Note When an AP is able to connect with the default bridgegroupname, the parent node reports the AP as a default child/node/neighbor entry on the WLAN controller, so that a network administrator is aware of the stranded AP. In subsequent software release, this condition will generate an SNMP trap from the controller to WCS. Such an AP cannot accept any client, other mesh nodes as its children, nor can it pass any data traffic through.


Do not confuse an unassigned BGN (null value) with DEFAULT, which is a mode the AP will use to connect in the case of it not finding its own BGN.

When using DEFAULT, the AP will not operate as a mesh node, it will just be in maintenance mode to access via the controller:

(Cisco Controller)> show mesh path Map3:5f:ff:60
00:0B:85:5F:FA:60 state UPDATED NEIGH PARENT DEFAULT (106B), snrUp 48, snrDown 48,  
linkSnr 49
00:0B:85:5F:FB:10 state UPDATED NEIGH PARENT BEACON (86B) snrUp 72, snrDown 63, 
linkSrn 57
00:0B:85:5F:FA:60 is RAP

IP Addressing

IP addressing is needed for the APs when the controller is running in Layer 3 mode. You need to configure the APs with an IP address if DHCP is not available. Use Layer 2 mode on a controller to configure the APs address if DHCP is not available. In the CLI, issue the following command:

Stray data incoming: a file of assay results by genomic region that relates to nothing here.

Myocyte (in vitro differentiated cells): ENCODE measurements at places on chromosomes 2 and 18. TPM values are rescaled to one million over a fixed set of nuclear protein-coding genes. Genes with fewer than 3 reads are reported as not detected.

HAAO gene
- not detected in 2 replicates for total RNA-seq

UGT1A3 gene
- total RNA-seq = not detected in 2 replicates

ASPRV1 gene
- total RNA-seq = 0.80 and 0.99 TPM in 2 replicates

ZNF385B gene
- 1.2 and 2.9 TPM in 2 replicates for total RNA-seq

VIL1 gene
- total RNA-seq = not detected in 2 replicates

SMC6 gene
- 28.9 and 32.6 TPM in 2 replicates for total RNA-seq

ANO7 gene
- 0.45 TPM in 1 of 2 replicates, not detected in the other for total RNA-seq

config ap static-IP enable AP IP addr IP netmask

To configure via the GUI, go to Wireless > Cisco APs > Details. (we recommend that you use DHCP to avoid this.)

DHCP

RAPs and MAPs can use DHCP to configure their addresses. By default, a Windows DHCP server sends its response by an IP broadcast (255.255.255.255). However, it can be configured to send DHCP responses via unicast.

Open the DHCP server registry and find or create the key. Create a new DWORD value, or modify the existing value called "IgnoreBroadcastFlag". Set it to the values listed below.

(Default)REG_SZ(value not set)
IgnoreBroadcastFlagREG_DWORD0x00000000 (0)

HKEY_LOCAL_MACHINE\CurrentControlSet\Services\DHCPServer\Par...


Registry Settings
System Key: [HKEY_LOCAL_MACHINE\CurrentControlSet\Services
\DHCPServer\Parameters]
Value Name: IgnoreBroadcastFlag
Data Type: REG_DWORD (DWORD Value)
Value Data: (1 = always broadcast (default), 0 = only broadcast if 
client requests)

After the changes have been committed close you registry and reboot the server.